Special Issue "Religion, Law, and Politics"
A special issue of Religions (ISSN 2077-1444).
Deadline for manuscript submissions: closed (16 February 2021) | Viewed by 14096
Interests: critical theory; religion, law, and politics; art; politics
Religion, law, and politics are bodies of knowledge and institutionalized rules that generate order and control uncertainty. With modernity, the dominant liberal paradigm is aimed at differentiating categorically between them (M. Weber, J. Habermas, J. Rawls), separating their respective logics and “places” in society. In times of transformation and crisis, however, this “art of separation” (M. Walzer) cannot be taken for granted. For instance, religion has taken new political forms and entered into legal battles in the public sphere (L. Zucca and C. Ungureanu). Conversely, political and legal groups have become ever more involved in regulating moral-religious conflicts that divide people living under both democratic and non-democratic regimes. Nationalist-populist forces have often articulated their rhetoric by drawing on religious topoi and myths and galvanizing religious groups in society (C. Bottici; B. Challand). These phenomena have been articulated differently depending on the socio-historical context, and recent challenges have blurred and complexified the relation between religion, law, and politics. It is reasonable to assume, moreover, that the current COVID-19 crisis will further fuel religious effervescence and reactions, as well as new forms of authoritarianism.
This Special Issue contributes to the advancement of a renewed hermeneutics focused on the complexities of the relation between politics, law, and religion in the current “unsettled” times (A. Swidler), marked by multifaceted crises (ecological, democratic, epidemical), impacts of both migratory flows and situations of immobility, and the consequent rise in uncertainty. We welcome both theoretical and empirical (case or comparative) studies taking into consideration different historical contexts, religions, and spiritualities. This Special Issue is interdisciplinary and open to contributions from the social sciences (e.g., sociology, political science, anthropology), the humanities (e.g., religious studies, philosophy, history, critical theory, gender studies), and the arts (e.g., literature). It also welcomes contributions from decolonial and postcolonial studies that question the actual links between religion, law, and politics and propose new articulations for our understanding of religion and society.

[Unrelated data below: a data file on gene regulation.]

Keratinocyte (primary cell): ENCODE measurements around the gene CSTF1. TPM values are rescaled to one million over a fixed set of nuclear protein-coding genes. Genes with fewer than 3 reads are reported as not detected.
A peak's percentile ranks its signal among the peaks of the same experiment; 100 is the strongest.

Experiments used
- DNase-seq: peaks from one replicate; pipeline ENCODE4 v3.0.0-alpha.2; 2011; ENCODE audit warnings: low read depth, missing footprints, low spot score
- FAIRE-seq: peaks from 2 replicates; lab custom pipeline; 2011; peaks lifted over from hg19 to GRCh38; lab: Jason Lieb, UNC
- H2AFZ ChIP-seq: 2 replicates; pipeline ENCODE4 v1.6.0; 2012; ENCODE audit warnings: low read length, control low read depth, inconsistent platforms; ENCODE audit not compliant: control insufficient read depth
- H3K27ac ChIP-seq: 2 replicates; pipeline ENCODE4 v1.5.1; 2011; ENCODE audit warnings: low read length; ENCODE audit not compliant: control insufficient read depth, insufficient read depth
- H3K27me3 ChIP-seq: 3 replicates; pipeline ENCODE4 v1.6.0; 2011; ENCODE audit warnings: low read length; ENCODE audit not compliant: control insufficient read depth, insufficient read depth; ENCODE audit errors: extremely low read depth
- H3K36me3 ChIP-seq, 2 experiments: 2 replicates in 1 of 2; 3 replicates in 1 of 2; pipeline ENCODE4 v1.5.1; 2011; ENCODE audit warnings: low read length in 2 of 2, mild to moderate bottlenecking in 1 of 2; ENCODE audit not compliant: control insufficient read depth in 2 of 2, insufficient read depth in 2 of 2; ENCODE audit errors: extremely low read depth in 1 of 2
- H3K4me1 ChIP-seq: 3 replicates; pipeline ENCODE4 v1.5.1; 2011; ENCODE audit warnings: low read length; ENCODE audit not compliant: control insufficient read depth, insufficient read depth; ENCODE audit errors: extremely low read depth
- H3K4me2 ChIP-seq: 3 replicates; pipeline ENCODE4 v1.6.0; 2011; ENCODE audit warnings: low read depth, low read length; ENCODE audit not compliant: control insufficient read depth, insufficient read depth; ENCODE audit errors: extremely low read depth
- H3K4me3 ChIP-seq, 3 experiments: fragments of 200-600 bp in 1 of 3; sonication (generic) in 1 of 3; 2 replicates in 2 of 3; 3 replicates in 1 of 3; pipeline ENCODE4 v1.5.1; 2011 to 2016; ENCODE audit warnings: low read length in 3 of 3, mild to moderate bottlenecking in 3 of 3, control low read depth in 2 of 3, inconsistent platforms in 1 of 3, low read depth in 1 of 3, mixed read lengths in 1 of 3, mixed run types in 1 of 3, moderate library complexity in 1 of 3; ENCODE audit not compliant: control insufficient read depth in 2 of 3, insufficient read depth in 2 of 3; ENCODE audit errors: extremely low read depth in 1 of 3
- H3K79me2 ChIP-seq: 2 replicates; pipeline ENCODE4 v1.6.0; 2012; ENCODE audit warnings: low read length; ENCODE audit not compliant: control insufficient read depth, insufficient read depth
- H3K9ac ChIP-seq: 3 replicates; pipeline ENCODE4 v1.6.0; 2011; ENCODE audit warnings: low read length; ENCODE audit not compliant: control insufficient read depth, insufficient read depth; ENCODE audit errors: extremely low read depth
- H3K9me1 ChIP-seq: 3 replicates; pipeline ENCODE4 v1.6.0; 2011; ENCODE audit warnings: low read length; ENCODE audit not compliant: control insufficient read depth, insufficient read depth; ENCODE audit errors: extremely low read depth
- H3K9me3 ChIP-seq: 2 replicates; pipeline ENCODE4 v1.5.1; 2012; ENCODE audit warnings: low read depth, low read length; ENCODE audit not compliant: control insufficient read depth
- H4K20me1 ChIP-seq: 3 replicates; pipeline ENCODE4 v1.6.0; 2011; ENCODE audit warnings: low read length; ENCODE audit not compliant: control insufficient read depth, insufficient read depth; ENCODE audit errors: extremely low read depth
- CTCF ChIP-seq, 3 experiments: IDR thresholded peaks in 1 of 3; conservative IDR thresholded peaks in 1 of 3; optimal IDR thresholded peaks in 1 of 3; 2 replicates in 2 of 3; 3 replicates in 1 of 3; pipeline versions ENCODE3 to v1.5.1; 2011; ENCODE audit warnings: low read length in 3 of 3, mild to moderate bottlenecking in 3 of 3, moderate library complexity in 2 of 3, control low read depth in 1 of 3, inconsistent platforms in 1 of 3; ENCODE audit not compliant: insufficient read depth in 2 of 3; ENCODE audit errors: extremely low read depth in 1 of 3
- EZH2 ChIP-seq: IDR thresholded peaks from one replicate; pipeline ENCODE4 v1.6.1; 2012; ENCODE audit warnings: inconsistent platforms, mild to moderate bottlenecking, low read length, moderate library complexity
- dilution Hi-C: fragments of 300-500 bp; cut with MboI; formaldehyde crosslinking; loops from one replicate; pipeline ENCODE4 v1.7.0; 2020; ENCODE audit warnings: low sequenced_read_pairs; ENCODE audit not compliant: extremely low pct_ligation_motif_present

Dr. Camil Ungureanu
Dr. Benoit Challand
Manuscript Submission Information
Manuscripts should be submitted online at www.mdpi.com by registering and logging in to this website. Once you are registered, click here to go to the submission form. Manuscripts can be submitted until the deadline. All submissions that pass pre-check are peer-reviewed. Accepted papers will be published continuously in the journal (as soon as accepted) and will be listed together on the special issue website. Research articles, review articles as well as short communications are invited. For planned papers, a title and short abstract (about 100 words) can be sent to the Editorial Office for announcement on this website.
Submitted manuscripts should not have been published previously, nor be under consideration for publication elsewhere (except conference proceedings papers). All manuscripts are thoroughly refereed through a double-blind peer-review process. A guide for authors and other relevant information for submission of manuscripts is available on the Instructions for Authors page. Religions is an international peer-reviewed open access monthly journal published by MDPI.
Please visit the Instructions for Authors page before submitting a manuscript. The Article Processing Charge (APC) for publication in this open access journal is 1400 CHF (Swiss Francs). Submitted papers should be well formatted and use good English. Authors may use MDPI's English editing service prior to publication or during author revisions.